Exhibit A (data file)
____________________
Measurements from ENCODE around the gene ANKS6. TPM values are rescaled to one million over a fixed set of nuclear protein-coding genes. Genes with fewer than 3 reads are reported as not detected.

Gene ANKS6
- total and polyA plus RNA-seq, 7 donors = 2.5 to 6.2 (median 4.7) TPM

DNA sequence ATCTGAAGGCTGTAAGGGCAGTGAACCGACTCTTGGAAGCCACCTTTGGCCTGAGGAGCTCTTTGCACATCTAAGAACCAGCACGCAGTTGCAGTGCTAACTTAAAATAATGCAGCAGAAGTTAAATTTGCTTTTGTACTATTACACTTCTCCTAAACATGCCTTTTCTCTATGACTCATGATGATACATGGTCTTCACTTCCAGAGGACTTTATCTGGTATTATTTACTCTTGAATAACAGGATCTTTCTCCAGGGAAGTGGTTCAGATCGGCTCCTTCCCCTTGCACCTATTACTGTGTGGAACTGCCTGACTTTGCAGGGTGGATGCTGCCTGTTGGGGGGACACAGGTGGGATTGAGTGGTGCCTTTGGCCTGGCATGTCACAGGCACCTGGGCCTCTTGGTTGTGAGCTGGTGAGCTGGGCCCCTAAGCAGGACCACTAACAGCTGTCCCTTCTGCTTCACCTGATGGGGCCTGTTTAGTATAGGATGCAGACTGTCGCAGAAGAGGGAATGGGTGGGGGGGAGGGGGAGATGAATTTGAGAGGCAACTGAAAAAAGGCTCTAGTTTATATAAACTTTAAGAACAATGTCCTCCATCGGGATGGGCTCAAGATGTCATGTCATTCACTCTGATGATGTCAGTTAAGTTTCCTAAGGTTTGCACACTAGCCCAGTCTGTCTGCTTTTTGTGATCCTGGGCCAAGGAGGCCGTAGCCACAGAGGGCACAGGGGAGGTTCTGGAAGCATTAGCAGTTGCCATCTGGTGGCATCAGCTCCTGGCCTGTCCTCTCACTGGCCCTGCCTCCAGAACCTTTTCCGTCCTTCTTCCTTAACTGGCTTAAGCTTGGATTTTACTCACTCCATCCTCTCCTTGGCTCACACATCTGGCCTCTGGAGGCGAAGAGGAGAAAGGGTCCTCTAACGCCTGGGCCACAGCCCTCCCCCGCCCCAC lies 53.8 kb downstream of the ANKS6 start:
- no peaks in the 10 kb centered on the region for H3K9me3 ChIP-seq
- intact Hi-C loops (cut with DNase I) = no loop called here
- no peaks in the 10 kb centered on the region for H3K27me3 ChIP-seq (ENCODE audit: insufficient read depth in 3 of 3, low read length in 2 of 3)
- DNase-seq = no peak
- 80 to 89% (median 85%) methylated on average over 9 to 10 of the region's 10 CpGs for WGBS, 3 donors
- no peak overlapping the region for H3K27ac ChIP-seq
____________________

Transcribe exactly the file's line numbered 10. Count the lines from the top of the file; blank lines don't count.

- no peak overlapping the region for H3K27ac ChIP-seq